This is not correct. People can be and are called to the single life, but many of our priests don’t seem to be able to accept this. Some want to push people in a particular direction, but that’s not necessarily the wisest thing to do. No offense to Father here, but he was simply wrong.

“Catholic Singles Groups” and the evermore inclusive “Christian Singles Groups” seem to serve one purpose, and one purpose only: matchmaking. Not how to serve God as a single person.

True, sad to say. You may want to contact your diocese to see if there are singles groups for those who are not looking for a spouse.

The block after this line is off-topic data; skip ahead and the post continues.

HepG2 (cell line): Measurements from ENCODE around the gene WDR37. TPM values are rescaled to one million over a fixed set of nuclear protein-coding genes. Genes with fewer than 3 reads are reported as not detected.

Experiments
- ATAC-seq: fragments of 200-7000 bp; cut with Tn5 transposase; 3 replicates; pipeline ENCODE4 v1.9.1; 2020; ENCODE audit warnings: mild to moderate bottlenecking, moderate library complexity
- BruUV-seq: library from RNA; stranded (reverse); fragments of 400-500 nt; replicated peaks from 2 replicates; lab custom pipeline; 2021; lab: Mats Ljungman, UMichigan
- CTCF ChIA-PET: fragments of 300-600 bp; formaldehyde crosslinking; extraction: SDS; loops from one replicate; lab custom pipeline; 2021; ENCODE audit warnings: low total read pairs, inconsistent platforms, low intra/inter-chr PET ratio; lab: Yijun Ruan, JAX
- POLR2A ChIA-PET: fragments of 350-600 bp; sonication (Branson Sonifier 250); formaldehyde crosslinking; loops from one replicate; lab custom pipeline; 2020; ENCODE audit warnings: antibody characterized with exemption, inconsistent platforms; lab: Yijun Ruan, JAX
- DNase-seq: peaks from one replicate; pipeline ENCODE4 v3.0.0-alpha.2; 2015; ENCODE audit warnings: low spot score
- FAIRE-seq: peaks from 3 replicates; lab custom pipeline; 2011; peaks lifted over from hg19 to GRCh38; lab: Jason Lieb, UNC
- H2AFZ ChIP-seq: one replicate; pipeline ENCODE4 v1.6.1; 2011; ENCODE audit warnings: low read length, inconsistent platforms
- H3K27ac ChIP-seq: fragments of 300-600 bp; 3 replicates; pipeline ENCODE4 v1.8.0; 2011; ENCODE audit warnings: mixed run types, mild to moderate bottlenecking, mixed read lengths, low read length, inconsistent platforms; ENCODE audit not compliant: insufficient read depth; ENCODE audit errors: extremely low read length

Catholic teaching on sex is that one should “save it for marriage.” In other words, there is an inherent expectation of Catholics that they wait, then marry, and then procreate. (I have even heard post-marriage sex referred to as “making up for lost time.”)

This shows how skewed people’s thinking can be. The Church teaches that sex is for marriage only, but that means for everyone no matter their age/situation in life. It’s why there’s no such thing as same sex marriage–because sex outside of marriage between one man and one woman is a mortal sin. I didn’t marry until I was 35 but I wasn’t “making up for lost time.” We married because we believed it was what God wanted for us, not because we could finally have sex. :rolleyes:

1st Corinthians Chapter 7 is not widely taught as an alternative lifestyle, even though the words of Saint Paul in that chapter do not leave any room for misinterpretation.